Photo taken after the first concert. We had been asked to wear a mid-blue plain top and dark trousers for a more cohesive look. Last year there were 100 of us singing and this year 150 which sounded even better. It also looks as if the money collected for Wateraid has increased as well. Last year we raised over £2,000 and so far this year over £3,000 has been raised. Susie is hoping that with the street collection we might hit her goal of £5,000. That should pay for a lot of toilets and fresh water for communities that need them.

Looking along the promenade towards the rather tired pier with its amusements, bar and fish and chips.

During the lunch break I walked back through town to the small craft and food market by the old market hall.

I bought myself a chocolate brownie from this lady. It was okay but nothing special, such a shame Pwdin closed down, but it's good to support local businesses.
Looking back along the promenade with the bandstand in the middle of the arc. Peter came to listen to the afternoon concert, or at least most of it before driving me home.

Friday 12 July 2024


Cool and grey today but generally dry.
After weeks of spending the whole of our riding lessons working in trot today we were cantering. I was riding Margaret who to say the least is a bit lively when it comes to cantering which was great fun. Unfortunately I tensed up a little to begin with which sent Margaret going sideways so that took some sorting out. By the end of the lesson she was going very well. Although there were seven of us in the lesson we managed to avoid each other as we cantered half circles around different sets of cones laid out across the school.
Afterwards it was the usual routine of; the dump to leave more garden waste, Morrisons, Charlies and Lidl. I didn't bother walking into town as I shall be there tomorrow for Sing For Water.
In Charlies I succumbed to this bowl like planter made out of a clay/fibreglass mix. It has a slight bronze burnish which gives it a bit of an oriental feel and I love the shape. It is just right for the sedum I bought recently. This sedum is a bigger version of the purple leaved ground cover one I already have.

Once home I had a rest before walking to the local primary school for their summer fair. A very low key event but I played a game, won some toffees and handed over an ORT reading book (in Welsh) which I found at a charity shop even though it was clearly stamped with the school's name. 

Thursday 11 July 2024

A Walk along the Leri.

The day has been very warm and humid with some heavy showers. I didn't fancy getting caught in the rain so drove down to the community gardens for Cake & Cultivate. On the way I stopped at the pharmacy to get some antihistamine tablets as something, probably a flea (thanks Speedy) has bitten me several times on my leg. Being hyper reactive I needed something to take away the constant burning and I'm pleased to say that the tablet has done its job.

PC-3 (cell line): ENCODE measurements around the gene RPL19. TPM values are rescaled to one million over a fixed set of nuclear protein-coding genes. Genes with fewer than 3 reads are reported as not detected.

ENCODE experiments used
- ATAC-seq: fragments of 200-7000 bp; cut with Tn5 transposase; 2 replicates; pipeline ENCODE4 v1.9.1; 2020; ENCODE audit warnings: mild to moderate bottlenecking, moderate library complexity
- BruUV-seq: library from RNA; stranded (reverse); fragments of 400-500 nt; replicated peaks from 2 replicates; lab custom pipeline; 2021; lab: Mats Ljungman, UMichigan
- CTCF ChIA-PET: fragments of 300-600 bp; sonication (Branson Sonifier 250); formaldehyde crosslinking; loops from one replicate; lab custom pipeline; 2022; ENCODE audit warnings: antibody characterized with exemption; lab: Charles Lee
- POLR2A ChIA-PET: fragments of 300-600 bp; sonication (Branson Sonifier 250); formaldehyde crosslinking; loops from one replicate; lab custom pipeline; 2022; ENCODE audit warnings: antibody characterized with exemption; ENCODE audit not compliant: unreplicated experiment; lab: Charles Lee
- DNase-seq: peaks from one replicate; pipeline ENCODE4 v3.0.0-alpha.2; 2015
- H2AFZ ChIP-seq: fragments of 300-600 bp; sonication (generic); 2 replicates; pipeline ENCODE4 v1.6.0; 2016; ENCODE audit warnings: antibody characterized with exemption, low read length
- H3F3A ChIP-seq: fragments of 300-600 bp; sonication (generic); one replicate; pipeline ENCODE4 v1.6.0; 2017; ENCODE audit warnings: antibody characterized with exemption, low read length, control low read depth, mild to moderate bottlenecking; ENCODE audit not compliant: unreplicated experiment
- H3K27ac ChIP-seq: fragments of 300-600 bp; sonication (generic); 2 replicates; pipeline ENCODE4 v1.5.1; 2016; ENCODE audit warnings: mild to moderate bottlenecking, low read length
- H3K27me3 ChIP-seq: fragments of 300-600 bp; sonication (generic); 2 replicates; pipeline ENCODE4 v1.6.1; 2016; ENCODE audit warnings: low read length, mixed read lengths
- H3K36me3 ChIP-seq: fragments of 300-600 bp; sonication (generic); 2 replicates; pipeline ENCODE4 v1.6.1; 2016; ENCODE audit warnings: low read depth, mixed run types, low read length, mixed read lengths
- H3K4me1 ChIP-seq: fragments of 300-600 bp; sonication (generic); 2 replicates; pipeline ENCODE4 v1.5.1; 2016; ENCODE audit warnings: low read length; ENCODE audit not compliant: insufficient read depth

Our gardening task was to cut back the tall nettles, brambles, comfrey and other stuff growing under the fruit trees to make it easier when it comes to picking the fruit. Everything in the garden is done organically in the most eco-friendly way possible so we just left all the cut weeds in situ to rot back down into the soil. Cat made the cake using the chuckleberries we were given last week. I couldn't quite taste the gooseberry flavour that was so prominent in the fresh fruit but it was still a very nice cake.
Before returning home I was tempted out for a walk over the fields and along the River Leri.
Once you reach the river the path runs straight as an arrow along the top of the bank beside the river. The river itself lies out of sight hidden by the tall reeds growing on either side. (The two trees on the right of the photo above are on the far side of the river.)
Beyond the river lies the northern end of the Cambrian mountain range. When I was taking the photo I hadn't noticed the sparrow hawk hunting over the reeds. 
Where Snowdonia meets the Cambrian mountains. (Below)
Eventually I forced myself to turn around and head back to the car parked by the church.
Something I hadn't noticed before was this line of pet headstones on the outside of the cemetery fence. I assume it's only the ashes as I don't think you would be allowed to dig a dog-sized hole there.
There was a smattering of rain just as I got to the car but it had eased off by the time I got home giving me the chance to go out and fill another bag with garden waste for the dump tomorrow. All that's left to do today is some piano practice before heading down to the Hall for aerobics.